National Study of Patient, Visit, and Hospital Characteristics Associated With Leaving an Emergency Department Without Being Seen: Predicting LWBS

Authors

  • Julius Cuong Pham MD, PhD,

    1. From the Department of Emergency Medicine (JCP, GKH, PMH, MLM), the Department of Anesthesia and Critical Care Medicine (JCP, PJP), and the Department of Surgery (JCP, PJP), Johns Hopkins University School of Medicine, Baltimore, MD.
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  • George K. Ho MD,

    1. From the Department of Emergency Medicine (JCP, GKH, PMH, MLM), the Department of Anesthesia and Critical Care Medicine (JCP, PJP), and the Department of Surgery (JCP, PJP), Johns Hopkins University School of Medicine, Baltimore, MD.
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  • Peter M. Hill MD,

    1. From the Department of Emergency Medicine (JCP, GKH, PMH, MLM), the Department of Anesthesia and Critical Care Medicine (JCP, PJP), and the Department of Surgery (JCP, PJP), Johns Hopkins University School of Medicine, Baltimore, MD.
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  • Melissa L. McCarthy ScD,

    1. From the Department of Emergency Medicine (JCP, GKH, PMH, MLM), the Department of Anesthesia and Critical Care Medicine (JCP, PJP), and the Department of Surgery (JCP, PJP), Johns Hopkins University School of Medicine, Baltimore, MD.
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  • Peter J. Pronovost MD, PhD

    1. From the Department of Emergency Medicine (JCP, GKH, PMH, MLM), the Department of Anesthesia and Critical Care Medicine (JCP, PJP), and the Department of Surgery (JCP, PJP), Johns Hopkins University School of Medicine, Baltimore, MD.
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Address for correspondence and reprints: Julius Cuong Pham, MD; e-mail: jpham3@jhmi.edu.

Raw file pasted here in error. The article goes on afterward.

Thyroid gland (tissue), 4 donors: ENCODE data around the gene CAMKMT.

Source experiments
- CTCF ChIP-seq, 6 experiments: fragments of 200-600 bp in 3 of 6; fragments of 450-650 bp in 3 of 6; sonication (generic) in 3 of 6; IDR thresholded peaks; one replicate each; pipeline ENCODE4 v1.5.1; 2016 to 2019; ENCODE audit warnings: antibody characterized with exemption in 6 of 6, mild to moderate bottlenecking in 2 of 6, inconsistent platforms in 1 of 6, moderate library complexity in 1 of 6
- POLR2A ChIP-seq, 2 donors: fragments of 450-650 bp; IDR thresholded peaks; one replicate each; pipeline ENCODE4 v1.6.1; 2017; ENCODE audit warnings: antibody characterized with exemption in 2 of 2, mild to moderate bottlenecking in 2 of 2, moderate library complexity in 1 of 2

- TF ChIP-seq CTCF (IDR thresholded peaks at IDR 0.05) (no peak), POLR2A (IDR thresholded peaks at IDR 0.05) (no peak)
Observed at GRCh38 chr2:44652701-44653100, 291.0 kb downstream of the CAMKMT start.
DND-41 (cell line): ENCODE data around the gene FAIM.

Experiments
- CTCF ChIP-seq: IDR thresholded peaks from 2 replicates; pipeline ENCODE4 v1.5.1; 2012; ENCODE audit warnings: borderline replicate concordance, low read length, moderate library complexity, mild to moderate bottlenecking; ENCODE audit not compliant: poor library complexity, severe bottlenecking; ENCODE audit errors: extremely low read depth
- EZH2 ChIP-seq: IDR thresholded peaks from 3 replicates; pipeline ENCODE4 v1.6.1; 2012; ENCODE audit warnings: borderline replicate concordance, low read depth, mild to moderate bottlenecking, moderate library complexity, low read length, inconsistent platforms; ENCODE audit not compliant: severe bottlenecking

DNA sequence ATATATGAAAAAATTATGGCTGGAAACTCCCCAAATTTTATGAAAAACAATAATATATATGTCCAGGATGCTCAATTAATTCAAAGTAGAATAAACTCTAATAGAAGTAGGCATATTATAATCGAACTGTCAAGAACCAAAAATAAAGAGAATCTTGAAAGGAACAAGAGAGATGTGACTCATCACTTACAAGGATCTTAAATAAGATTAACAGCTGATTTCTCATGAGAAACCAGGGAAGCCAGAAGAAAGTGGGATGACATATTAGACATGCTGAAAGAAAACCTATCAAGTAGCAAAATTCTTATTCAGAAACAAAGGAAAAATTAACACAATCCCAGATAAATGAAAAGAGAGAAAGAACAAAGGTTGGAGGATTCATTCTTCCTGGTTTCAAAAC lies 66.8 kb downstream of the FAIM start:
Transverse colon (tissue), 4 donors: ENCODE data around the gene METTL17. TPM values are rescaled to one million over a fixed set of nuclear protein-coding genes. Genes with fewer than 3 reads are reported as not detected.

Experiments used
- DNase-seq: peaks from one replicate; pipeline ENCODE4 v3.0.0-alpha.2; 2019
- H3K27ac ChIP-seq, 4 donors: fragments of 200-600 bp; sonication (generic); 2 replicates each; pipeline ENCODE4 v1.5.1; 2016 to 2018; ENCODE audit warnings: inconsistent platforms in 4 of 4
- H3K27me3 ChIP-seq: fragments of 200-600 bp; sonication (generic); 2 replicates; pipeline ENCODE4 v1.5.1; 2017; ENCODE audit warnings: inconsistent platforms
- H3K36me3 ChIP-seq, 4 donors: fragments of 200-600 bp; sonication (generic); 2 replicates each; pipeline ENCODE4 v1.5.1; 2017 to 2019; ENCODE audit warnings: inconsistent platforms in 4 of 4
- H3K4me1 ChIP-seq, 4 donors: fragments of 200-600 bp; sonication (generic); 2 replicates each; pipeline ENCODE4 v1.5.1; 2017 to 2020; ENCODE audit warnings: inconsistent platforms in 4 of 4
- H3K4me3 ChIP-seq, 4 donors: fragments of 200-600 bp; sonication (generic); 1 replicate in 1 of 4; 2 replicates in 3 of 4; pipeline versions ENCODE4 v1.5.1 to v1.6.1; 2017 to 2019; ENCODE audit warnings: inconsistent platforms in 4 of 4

Abstract

Objectives:  The objective was to estimate the national left-without-being-seen (LWBS) rate and to identify patient, visit, and institutional characteristics that predict LWBS.

Methods:  This was a retrospective cross-sectional analysis using the National Hospital Ambulatory Medical Care Survey (NHAMCS) from 1998 to 2006. Bivariate and multivariate analyses were performed to identify predictors of LWBS.

Results:  The national LWBS rate was 1.7 (95% confidence interval [CI] = 1.6 to 1.9) patients per 100 emergency department (ED) visits each year. In multivariate analysis, patients at extremes of age (<18 years, odds ratio [OR] = 0.80, 95% CI = 0.66 to 0.96; and ≥65 years, OR = 0.46, 95% CI = 0.32 to 0.64) and nursing home residents (OR = 0.29, 95% CI = 0.08 to 1.00) were associated with lower LWBS rates. Nonwhites (black or African American (OR = 1.41, 95% CI = 1.22 to 1.63) and Hispanic (OR = 1.25, 95% CI = 1.04 to 1.49), Medicaid (OR = 1.47, 95% CI = 1.27 to 1.70), self-pay (OR = 1.96, 95% CI = 1.65 to 2.32), or other insurance (OR = 2.09, 95% CI = 1.74 to 2.52) patients were more likely to LWBS. Visit characteristics associated with LWBS included visits for musculoskeletal (OR = 0.70, 95% CI = 0.57 to 0.85), injury/poisoning/adverse event (OR = 0.65, 95% CI = 0.53 to 0.80), and miscellaneous (OR = 1.56, 95% CI = 1.19 to 2.05) complaints. Visits with low triage acuity were more likely to LWBS (OR = 3.59, 95% CI = 2.81 to 4.58), whereas visits that were work-related were less likely to LWBS (OR = 0.19, 95% CI = 0.12 to 0.29). Institutional characteristics associated with LWBS were visits in metropolitan areas (OR = 2.11, 95% CI = 1.66 to 2.70) and teaching institutions (OR = 1.33, 95% CI = 1.06 to 1.67).

Conclusions:  Several patient, visit, and hospital characteristics are independently associated with LWBS. Prediction and benchmarking of LWBS rates should adjust for these factors.

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